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1. What is Project Management?
Project management is a methodical approach to planning and guiding project processes from start to finish. According to the Project Management Institute, project processes are guided through five stages: initiation, planning, executing, controlling, and closing. Project management can be applied to almost any type of project, from software development to the creation of a water and sanitation system. A project is a defined set of activities--having specific start and completion dates--undertaken to bring about beneficial change.
The Free Management Library defines Project Management as "a carefully planned and organized effort to accomplish a specific (and usually) one-time effort, for example, construct a building or implement a new computer system. Project management includes developing a project plan, which includes defining project goals and objectives, specifying tasks or how goals will be achieved, what resources are need, and associating budgets and timelines for completion. It also includes implementing the project plan, along with careful controls to stay on the 'critical path', that is, to ensure the plan is being managed according to plan."
A program is a large scale scheme made up of a variety of projects. There is a lot of overlap between project management and program management, and an aid/development worker is wise to ask for clarification when receiving either assignment.
Documentation of project management is necessary not only for the project team, but also for current and potential donors, governments, the media, and even non-government organizations (who may want to act as "watch dogs" regarding a project's appropriateness and effectiveness). Documentation is also helpful for the handing over of projects from departing aid workers to those newly-arrived, or to those local people who will be taking over a project.
2. Common Approaches
It is impossible to list all of the various approaches to project management. Just a few of the most popular are highlighted below:
Most aid and development workers will have heard of the S.M.A.R.T. approach: Specific, Measured, Achievable, Realistic and Time-terminated. Look up this term online to find out more about this approach, which is widely-used in aid and development efforts.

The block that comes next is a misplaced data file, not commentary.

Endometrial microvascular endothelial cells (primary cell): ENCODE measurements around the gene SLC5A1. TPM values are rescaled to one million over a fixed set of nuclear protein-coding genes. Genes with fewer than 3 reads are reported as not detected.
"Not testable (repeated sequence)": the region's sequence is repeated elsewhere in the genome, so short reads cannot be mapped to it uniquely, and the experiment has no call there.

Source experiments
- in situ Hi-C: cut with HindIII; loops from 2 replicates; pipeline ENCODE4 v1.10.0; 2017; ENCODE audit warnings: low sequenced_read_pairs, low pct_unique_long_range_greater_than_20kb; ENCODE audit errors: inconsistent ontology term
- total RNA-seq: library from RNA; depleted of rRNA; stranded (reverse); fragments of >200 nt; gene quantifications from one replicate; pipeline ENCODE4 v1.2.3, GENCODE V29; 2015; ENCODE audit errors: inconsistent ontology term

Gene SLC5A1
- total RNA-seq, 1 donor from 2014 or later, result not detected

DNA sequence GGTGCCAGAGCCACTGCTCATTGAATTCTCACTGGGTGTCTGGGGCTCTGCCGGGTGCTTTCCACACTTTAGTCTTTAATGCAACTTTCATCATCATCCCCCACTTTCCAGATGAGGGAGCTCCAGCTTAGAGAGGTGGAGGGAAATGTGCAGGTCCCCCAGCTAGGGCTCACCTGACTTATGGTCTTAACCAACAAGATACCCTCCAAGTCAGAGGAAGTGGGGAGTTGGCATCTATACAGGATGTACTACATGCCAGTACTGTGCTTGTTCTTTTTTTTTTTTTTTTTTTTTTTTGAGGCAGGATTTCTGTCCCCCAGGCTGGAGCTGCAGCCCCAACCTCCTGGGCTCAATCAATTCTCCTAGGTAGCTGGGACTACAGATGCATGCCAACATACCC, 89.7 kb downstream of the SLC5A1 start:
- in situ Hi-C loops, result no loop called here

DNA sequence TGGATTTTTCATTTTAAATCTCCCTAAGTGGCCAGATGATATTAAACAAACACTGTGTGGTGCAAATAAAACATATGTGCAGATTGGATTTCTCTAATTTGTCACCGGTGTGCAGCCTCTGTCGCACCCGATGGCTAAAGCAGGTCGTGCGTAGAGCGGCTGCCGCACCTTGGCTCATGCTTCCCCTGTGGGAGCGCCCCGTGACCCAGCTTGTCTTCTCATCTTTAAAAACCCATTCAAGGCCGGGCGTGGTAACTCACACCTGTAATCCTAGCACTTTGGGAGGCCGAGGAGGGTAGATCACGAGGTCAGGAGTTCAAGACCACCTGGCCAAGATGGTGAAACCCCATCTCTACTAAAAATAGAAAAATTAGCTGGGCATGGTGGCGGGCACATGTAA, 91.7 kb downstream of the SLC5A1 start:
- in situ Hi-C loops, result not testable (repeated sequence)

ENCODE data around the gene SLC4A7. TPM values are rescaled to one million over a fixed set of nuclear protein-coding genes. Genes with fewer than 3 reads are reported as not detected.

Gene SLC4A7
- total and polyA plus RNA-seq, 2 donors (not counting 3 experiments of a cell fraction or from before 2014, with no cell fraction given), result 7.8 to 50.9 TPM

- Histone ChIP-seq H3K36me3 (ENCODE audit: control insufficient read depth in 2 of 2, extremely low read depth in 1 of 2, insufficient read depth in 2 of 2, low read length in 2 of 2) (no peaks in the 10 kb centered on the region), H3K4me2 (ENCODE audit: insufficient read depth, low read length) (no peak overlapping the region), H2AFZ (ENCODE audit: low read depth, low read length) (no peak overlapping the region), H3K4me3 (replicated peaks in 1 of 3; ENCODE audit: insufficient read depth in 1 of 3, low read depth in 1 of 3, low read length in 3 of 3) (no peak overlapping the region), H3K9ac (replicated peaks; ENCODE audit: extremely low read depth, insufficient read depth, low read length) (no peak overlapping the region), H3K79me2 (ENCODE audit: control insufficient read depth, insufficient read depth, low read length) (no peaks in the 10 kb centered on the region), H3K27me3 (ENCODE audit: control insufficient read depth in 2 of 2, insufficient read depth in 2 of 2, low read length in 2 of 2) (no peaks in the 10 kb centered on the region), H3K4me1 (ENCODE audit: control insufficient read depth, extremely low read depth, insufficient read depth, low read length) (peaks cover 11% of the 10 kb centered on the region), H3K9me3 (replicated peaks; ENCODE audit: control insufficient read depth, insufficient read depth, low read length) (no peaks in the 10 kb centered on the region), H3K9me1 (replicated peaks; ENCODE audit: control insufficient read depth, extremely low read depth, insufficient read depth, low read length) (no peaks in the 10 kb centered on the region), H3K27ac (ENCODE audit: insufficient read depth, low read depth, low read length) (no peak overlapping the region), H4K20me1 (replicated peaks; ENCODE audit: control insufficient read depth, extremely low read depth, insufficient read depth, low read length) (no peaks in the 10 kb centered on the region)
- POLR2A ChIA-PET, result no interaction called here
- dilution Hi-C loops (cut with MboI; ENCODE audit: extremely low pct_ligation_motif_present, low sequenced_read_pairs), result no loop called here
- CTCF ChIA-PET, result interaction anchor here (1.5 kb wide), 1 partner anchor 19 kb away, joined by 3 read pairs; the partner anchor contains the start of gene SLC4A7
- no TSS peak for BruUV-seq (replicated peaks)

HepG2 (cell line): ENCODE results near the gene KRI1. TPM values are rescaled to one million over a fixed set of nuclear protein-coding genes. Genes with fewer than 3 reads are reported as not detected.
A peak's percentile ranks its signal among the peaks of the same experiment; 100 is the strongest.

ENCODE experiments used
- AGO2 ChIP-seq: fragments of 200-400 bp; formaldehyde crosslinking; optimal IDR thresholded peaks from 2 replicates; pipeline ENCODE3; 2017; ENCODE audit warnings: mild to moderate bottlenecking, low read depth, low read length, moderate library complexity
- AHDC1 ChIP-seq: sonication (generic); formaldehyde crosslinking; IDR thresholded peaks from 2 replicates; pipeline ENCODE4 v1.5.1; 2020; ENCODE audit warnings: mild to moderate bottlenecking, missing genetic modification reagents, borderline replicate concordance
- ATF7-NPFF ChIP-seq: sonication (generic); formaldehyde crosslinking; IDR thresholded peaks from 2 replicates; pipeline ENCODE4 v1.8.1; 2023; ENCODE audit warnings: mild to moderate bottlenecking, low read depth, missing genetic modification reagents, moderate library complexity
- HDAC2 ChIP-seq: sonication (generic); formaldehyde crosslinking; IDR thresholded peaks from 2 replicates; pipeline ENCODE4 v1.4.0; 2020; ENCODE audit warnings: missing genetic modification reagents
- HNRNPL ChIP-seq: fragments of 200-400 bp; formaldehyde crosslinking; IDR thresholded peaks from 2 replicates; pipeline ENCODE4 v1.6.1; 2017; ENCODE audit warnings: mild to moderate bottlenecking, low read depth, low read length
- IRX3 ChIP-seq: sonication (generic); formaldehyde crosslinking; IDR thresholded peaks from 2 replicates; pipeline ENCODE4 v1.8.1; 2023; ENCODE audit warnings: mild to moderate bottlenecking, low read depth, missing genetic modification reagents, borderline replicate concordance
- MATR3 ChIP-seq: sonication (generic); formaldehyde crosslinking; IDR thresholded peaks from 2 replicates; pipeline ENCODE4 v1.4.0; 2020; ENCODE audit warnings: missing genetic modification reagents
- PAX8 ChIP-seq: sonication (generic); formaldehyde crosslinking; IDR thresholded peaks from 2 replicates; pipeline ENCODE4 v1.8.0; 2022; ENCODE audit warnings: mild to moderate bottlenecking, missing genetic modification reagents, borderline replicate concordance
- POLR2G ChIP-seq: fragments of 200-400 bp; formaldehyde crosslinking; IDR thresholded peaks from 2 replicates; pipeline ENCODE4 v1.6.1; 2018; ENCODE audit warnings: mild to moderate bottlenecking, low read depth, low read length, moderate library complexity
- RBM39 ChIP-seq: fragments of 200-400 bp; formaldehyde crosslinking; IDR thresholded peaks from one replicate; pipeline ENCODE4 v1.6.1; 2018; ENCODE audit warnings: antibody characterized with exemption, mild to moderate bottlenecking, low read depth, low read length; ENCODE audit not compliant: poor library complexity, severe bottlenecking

The creation of a Logical Framework (Logframe) is something veteran aid workers are quite familiar with. See these resources for more information:
Most will also be quite familiar with the SWOT Analysis, a strategic planning tool used to evaluate the Strengths, Weaknesses, Opportunities, and Threats involved in a project. Again, any search online will provide you with a myriad of examples and explanations of the SWOT approach. Also see this example of a SWOT worksheet (in PDF).
Gantt charts are a list of activities against time in the format of a bar chart. A good Gantt chart will also show critical points to the success of the project, such as points at which critical decisions have to be made (approving the project, hiring the consultant, procurement processes, etc) and how the activities are reliant on one another (the concrete has to be purchased and delivered before the toilets can be built, but holes can be dug ahead of time). Gantt charts are very useful in managing projects because they assist the manager to see the progress of the project, note any delays and determine the impact of delays or other problems on the achievement of the project objectives.
3. Project Cycle Management
Most development agencies use the concept of project cycle management to define the stages of managing a project. A common pictorial representation is from UNEP; this picture is a simplistic version of how one goes about designing, implementing, monitoring, and evaluating a project. It is also useful because it clearly shows the cyclical nature of development – that once a project ends and is evaluated, the learning should be taken forward to help define another project. Each of the stages in the chart have activities that are embedded within them. For example, the project identification stage usually includes stakeholder analyses, problem trees, needs assessments and other activities to help ensure that the project that is designed is founded on the best possible knowledge and information.
See this useful outline
Execution : the discipline of getting things done by Larry Bossidy & Ram Charan; with Charles Burck. Random House. New York. 2002.
Successful Project Management by Trevor L. Young. Kogan Page Limited. London. 2004.
Field Guide to Nonprofit Strategic Planning and Facilitation by Dr. Carter McNamera.
Managing Humanitarian Relief: An Operational Guide for NGOs by AWN contributing writer Dr. Eric James
Tags: Project Management